Sambar, also spelled sambhar or sambaar, is a lentil-based vegetable stew or chowder cooked with a tamarind broth originating from the Indian subcontinent. It is popular in South Indian and Sri Lankan Tamil cuisines.
According to food historian K. T. Achaya, the earliest extant mention of sambar in literature can be dated to the 17th century. According to a story, the dish was accidentally invented by the Maratha ruler Sambhaji, who added tamarind while making dal soup, when his head chef was away.
Sambar is made either exclusively with one of these vegetables or a combination of them:
Sambar often contains sambar powder, a coarse spice mix made of roasted lentils, dried whole red chilies, fenugreek seeds, coriander seeds and sometimes asafoetida and curry leaves. Regional variations include cumin, black pepper, grated coconut, cinnamon, or other spices.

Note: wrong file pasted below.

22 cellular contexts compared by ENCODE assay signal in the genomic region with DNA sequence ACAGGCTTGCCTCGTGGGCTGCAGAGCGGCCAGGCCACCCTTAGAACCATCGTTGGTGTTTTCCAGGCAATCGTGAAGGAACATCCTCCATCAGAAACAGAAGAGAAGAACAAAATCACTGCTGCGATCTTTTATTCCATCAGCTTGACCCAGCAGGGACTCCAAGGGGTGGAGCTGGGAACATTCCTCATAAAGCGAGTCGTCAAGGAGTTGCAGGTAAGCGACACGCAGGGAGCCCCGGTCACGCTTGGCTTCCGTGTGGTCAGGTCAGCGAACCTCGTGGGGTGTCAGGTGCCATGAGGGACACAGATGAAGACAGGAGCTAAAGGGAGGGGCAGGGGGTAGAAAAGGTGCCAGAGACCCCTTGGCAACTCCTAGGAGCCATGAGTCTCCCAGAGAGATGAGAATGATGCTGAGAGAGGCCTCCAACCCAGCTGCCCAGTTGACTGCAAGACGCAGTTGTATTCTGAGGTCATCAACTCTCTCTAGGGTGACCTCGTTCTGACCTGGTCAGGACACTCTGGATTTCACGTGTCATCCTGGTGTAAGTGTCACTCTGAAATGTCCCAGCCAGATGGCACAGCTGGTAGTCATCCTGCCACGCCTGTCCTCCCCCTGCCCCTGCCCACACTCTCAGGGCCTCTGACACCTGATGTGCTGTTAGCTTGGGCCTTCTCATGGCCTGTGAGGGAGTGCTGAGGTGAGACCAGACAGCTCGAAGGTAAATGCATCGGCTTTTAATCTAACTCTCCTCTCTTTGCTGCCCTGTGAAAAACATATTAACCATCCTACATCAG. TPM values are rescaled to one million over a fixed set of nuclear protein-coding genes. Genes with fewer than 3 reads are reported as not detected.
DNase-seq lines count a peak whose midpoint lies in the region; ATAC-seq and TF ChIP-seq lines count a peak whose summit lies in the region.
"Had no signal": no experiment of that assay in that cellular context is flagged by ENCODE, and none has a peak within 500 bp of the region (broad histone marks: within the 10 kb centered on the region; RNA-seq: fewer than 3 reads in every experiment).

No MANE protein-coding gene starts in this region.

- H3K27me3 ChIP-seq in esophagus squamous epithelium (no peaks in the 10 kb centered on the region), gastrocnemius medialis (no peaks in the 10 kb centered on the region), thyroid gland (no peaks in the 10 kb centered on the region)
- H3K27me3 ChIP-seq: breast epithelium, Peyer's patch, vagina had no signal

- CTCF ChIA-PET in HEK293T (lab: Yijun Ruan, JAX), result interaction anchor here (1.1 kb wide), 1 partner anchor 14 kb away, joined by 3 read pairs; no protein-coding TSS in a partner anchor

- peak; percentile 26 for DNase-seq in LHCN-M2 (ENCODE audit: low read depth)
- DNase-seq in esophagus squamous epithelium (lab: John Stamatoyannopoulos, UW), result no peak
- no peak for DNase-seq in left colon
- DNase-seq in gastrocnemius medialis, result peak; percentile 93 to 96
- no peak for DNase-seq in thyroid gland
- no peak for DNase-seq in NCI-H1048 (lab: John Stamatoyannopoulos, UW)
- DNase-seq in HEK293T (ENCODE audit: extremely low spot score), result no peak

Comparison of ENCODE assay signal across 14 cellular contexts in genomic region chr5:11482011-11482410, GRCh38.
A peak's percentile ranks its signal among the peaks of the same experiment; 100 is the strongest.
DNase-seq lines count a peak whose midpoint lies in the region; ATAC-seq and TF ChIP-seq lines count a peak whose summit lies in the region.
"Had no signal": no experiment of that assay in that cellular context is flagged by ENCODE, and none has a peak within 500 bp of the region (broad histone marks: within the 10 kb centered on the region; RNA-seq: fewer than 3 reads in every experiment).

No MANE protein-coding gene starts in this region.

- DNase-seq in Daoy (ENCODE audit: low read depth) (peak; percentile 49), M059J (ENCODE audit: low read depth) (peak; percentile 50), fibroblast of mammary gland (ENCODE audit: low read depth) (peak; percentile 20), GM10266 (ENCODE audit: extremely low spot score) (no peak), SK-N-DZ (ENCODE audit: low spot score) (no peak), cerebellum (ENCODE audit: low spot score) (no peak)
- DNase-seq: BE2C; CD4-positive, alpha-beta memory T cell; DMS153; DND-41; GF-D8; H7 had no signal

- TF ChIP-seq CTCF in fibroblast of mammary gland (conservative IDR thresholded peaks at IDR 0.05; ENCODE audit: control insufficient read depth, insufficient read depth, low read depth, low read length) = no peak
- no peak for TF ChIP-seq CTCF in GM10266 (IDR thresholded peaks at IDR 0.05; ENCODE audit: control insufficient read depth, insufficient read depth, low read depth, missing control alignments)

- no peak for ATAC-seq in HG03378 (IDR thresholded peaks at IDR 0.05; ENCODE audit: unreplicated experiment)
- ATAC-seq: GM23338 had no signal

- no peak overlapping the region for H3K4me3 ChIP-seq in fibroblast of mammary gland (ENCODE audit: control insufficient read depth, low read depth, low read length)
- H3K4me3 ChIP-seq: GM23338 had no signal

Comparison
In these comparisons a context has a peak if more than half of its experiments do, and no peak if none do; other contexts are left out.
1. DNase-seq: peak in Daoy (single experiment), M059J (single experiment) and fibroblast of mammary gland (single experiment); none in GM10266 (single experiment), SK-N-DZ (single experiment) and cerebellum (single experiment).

Sambar is reflective of a broad and ancient tradition of lentil-based vegetable stews in southern India. In regions that grow coconuts, notably some areas of Kerala, coastal Karnataka and Tamil Nadu, Sambar is made with a paste of fresh, grated and roasted coconuts and spices, instead of sambar powder.
In Andhra Pradesh, it is called as Pappu chaaru. Apart from dal and tamarind, vegetables used in preparing is few. Vegetables are onions, dosakaaya, bitter gourd and tomatoes.
Sambar is usually served with steamed rice as one of the main courses of both formal and everyday south Indian cuisine. A two-course meal of sambar mixed with rice and eaten with some sort of vegetable side dish, followed by yoghurt mixed with rice, is a prime southern Indian staple.
Vada sambar and idli sambar are popular for breakfast or an evening snack in the south Indian states.
Sambar is also served as a side dish for dosa.